Jesuit Refugee Service Reaches a Quarter Million Refugees with Global Education Initiative
24 June 2019
WASHINGTON, D.C. – Today Jesuit Refugee Service/USA (JRS/USA) announced with gratitude that the Global Education Initiative (GEI), an international campaign to raise $35 million to open the doors of education to a quarter of a million refugees each year by 2020, accompanied 253,496 refugees in education programs last year. In order to ensure that JRS can continue to serve refugee students, teacher trainees and lifelong learners, the campaign is seeking to raise the remaining $6.7 million to reach its financial goal.
“With the latest news from the U.N. that the number of forcibly displaced people in the world has grown to more than 70 million, we are so grateful to those who supported this campaign; because of them we’ve helped students, teachers and entrepreneurs,” said JRS/USA Executive Director Joan Rosenhauer. “Education is a lifesaving intervention and a lifelong necessity for refugees. The generosity of those who supported the campaign allows us to reach more people who are displaced. Now we must ensure the future of our education programs so we can continue to provide hope and a brighter future to the refugees we serve until they find a permanent home.”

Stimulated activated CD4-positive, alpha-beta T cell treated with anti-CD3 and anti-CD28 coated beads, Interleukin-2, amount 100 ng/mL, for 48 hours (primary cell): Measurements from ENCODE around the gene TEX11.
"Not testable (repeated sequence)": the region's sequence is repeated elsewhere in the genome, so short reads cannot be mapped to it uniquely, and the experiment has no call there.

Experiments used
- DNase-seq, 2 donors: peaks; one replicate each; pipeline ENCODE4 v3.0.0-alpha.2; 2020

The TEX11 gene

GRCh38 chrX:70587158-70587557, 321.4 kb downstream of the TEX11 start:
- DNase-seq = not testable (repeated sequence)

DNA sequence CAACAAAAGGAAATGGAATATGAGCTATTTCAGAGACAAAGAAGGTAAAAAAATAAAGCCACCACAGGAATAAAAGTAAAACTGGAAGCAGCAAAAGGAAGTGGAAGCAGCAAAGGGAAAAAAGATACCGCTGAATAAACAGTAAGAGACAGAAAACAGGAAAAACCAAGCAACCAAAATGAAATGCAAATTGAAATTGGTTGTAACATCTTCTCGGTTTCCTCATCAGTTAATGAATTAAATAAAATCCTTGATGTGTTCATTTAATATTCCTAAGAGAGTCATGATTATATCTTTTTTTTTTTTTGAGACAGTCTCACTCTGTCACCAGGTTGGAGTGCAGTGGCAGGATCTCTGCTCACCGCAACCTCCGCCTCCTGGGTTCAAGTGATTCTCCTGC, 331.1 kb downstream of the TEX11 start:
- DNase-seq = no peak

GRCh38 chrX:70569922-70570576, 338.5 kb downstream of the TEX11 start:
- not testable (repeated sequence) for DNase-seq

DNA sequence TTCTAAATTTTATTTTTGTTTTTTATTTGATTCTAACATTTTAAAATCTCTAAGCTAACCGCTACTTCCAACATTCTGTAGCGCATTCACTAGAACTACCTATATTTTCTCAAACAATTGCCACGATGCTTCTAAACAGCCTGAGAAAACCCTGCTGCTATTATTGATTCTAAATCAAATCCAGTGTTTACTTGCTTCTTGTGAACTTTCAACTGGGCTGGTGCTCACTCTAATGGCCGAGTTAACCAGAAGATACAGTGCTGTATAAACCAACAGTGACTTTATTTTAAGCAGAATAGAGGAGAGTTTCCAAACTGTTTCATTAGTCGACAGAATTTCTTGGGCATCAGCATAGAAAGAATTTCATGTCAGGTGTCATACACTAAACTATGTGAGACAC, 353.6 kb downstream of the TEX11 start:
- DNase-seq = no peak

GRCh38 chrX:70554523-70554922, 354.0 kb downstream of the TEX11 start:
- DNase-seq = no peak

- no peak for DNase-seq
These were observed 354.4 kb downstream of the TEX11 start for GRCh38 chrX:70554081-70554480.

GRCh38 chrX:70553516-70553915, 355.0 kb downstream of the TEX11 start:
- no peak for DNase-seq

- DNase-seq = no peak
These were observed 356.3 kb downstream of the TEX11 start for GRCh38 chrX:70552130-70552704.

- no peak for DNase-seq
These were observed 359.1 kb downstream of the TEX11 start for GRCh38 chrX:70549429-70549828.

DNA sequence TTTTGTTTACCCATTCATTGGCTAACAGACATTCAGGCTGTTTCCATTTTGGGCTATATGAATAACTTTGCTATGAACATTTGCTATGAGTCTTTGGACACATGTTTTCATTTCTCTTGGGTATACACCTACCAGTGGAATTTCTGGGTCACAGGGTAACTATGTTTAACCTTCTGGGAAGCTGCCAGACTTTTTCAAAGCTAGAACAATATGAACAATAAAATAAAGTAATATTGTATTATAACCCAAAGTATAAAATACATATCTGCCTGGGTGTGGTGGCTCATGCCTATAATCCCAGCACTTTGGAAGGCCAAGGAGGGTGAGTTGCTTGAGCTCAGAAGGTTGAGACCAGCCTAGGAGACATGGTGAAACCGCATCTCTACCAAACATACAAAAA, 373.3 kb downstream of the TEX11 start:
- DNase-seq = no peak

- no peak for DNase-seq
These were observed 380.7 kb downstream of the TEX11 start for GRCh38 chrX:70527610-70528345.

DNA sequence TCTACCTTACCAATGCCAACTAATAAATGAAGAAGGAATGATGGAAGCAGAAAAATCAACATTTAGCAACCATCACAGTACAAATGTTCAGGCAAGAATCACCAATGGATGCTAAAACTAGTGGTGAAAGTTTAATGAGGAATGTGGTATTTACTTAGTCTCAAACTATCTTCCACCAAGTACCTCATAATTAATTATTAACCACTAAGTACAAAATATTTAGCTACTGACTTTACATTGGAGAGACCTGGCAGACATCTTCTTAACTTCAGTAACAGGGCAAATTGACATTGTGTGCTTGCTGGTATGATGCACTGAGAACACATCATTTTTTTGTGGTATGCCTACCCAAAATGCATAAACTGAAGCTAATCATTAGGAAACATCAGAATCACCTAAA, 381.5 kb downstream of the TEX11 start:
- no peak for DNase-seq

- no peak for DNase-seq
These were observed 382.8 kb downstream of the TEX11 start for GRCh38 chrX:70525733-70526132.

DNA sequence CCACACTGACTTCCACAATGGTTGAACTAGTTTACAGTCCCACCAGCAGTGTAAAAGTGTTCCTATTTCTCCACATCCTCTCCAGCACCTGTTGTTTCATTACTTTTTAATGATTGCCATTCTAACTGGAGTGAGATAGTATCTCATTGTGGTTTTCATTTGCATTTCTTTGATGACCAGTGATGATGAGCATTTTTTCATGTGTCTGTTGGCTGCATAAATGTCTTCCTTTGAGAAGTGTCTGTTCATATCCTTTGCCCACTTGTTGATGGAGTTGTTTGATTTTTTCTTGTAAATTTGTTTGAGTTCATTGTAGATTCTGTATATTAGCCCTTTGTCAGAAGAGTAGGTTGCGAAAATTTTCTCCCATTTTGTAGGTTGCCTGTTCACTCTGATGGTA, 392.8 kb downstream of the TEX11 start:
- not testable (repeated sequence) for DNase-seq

The average length of time that a refugee is displaced is 26 years. In some protracted situations JRS could support a refugee’s education from primary school to adulthood, and continue to do so for their children. By providing education to displaced people, JRS gives children a safe and stable environment and gives older refugees a path forward in the world and the tools required to access the economic opportunities needed for life.
The Global Education Initiative takes steps to ensure sustainable, lifelong opportunities for education. The initiative is committed to being:
- Accessible. It is available to all who are displaced, for as long as they are displaced.
- Varied. It runs pre-primary, primary, secondary, post-secondary and supplemental education programs for children, adults, and prospective teachers.
- Adaptive. It is trauma-informed and draws from the local and refugee communities.
- Equal. It is committed to increasing access for women and girls, especially in secondary education.
- Sustainable. It trains teachers from within refugee communities.
- Expansive. There are opportunities for post-secondary and professional education for adult refugees.
More information on JRS’s Global Education Initiative and stories of refugees who have participated in the program can be found on our website.